A thankful aunt gives credit to the community

Last week, I got in a little aunt/nephew time with my oldest nephew who is three-years-old.

As I just recently moved to Henry County in January, he hasn?t had many opportunities to visit my apartment. So, when I got the opportunity to spend some one-on-one time with him, I decided to set up a play date in Mt. Pleasant.

Due to the location of my apartment, I drive by the United Thru Play Playground at least twice a day to get to and from work. As it would look a little odd for a 23-year-old woman to be hanging out on the playground equipment by herself, I had never stepped foot in the park until I suggested to my nephew that we go visit. As you might imagine, it didn?t take much coaxing to get him go there, as he doesn?t have a park like the United Thru Play Playground where he lives.

Since visiting the playground, I can honestly say that not only did my three-year-old nephew have a blast, but my 23-year-old self also had a pretty fun time. Between following him up to the top of the tallest slide in the park, to playing hide and seek inside the playground equipment, we both had a ball making memories and getting in a little exercise.

Without a doubt though, his favorite part of the day was playing the with the scooper tool in one of the sandboxes.

?Watch Aunt Bryce, I am just like Daddy on the bulldozer,? he would exclaim to me each time he scooped up a big pile of sand, imitating his father, who uses heavy equipment as part of his concrete business. ?Look at my muscles! I?m strong like Daddy!?

Now, every time I see him, my nephew asks to come back to Mt. Pleasant to play with me at the playground and dig some holes in the sandbox. He even wants his little brother to come along.

As we left the playground that day (much to the little guy?s dismay) I noticed the plaques displayed outside of the playground listing the names and businesses who had donated their time or money to making the playground for the community.

In that moment, I remembered a mission trip I took in high school to a town near the southeastern coast of the U.S. Unfortunately, the town had major crime issues. Many businesses and community organizations had left the area in the past years due to high crime and poverty rates, which had left the community in a pretty bleak state.

During my time there, I bonded with a woman and her granddaughter who lived in the community. Upon my suggestion that I take the little girl and some of her friends to play at the local playground one sunny day, the grandmother just laughed and shook her head.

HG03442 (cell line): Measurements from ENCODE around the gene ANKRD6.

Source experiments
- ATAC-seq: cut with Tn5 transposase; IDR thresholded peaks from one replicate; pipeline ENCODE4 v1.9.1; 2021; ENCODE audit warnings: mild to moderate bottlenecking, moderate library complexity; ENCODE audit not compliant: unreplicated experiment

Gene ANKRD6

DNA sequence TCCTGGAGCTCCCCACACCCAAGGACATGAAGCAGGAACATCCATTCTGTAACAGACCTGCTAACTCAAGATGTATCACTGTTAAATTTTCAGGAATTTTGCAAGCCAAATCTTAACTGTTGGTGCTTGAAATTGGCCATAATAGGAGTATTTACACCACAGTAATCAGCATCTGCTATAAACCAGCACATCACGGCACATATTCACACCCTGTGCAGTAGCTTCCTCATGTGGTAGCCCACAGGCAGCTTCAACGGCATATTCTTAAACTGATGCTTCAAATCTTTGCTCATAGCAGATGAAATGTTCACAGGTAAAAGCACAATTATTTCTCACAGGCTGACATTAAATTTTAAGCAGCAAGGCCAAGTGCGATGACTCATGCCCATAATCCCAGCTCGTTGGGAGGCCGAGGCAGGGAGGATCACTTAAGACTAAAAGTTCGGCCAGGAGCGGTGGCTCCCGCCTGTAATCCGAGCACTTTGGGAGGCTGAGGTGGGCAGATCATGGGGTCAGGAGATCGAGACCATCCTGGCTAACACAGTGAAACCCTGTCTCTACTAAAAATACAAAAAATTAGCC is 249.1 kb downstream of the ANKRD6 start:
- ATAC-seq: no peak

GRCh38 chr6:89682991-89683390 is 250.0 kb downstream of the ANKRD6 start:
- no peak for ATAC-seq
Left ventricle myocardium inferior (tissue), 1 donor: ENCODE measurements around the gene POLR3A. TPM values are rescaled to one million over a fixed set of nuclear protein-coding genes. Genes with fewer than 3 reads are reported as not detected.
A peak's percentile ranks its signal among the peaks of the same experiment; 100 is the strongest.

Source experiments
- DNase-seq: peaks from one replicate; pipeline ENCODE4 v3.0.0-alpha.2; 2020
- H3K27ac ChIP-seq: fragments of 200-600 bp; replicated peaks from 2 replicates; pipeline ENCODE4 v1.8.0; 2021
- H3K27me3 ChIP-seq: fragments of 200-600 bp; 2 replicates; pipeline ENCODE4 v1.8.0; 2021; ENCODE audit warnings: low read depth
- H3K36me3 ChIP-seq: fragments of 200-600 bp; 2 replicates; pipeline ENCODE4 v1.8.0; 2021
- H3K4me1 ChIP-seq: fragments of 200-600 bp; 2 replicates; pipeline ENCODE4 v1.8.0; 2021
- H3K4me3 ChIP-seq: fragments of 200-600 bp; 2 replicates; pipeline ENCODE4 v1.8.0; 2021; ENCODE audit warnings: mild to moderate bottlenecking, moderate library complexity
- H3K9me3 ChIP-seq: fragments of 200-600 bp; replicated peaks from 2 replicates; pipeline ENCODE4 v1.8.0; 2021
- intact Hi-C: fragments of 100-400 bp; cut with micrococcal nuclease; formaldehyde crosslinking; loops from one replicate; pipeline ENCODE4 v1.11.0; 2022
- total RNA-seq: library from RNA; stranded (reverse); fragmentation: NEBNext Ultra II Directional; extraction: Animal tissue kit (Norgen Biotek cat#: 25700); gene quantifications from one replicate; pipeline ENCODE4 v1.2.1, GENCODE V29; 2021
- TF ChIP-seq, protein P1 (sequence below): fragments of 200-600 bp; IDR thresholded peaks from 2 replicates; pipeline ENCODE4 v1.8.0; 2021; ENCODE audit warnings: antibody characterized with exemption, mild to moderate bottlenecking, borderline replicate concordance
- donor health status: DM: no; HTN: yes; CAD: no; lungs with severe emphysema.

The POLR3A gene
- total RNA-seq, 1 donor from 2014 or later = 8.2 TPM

?My baby girl has lived here her whole life and she has never played there,? the grandmother told me. ?I won?t let her. Drug users and prostitutes are there all the time, day and night. I don?t want her exposed to that anymore than she already is in this community.?

People, we have it made in the shade with lemonade here in Henry County.

I don?t worry too much about drugs or sex being sold at the playground in the middle of the day. I can walk down the street by myself and live in an apartment as a single woman, feeling relatively safe. Besides the playground, I know I can safely take either of my nephews to places like the public library, the movie theater, or even the park to look at the steam engine.

We are fortunate to live in communities that have organizations like Club M, the Henry County Substance Abuse Coalition, Kiwanis, Healthy Henry County Communities and so many others that are actively trying to improve the quality of life in our county. Those people listed on the playground plaques, who willingly gave so that other families could have a place to have fun together, make our community the friendly place that it is.

I can?t imagine living in a town where kids don?t feel safe enough to play at their local playground or where I couldn?t walk down the street by myself. Mt. Pleasant might not be a perfect town, but in my book, it has its merits.

So, thank you to all Henry County citizens that give regularly to make this county better. My nephew might not yet fully understand how much your contributions mean, but his Aunt Bryce certainly does.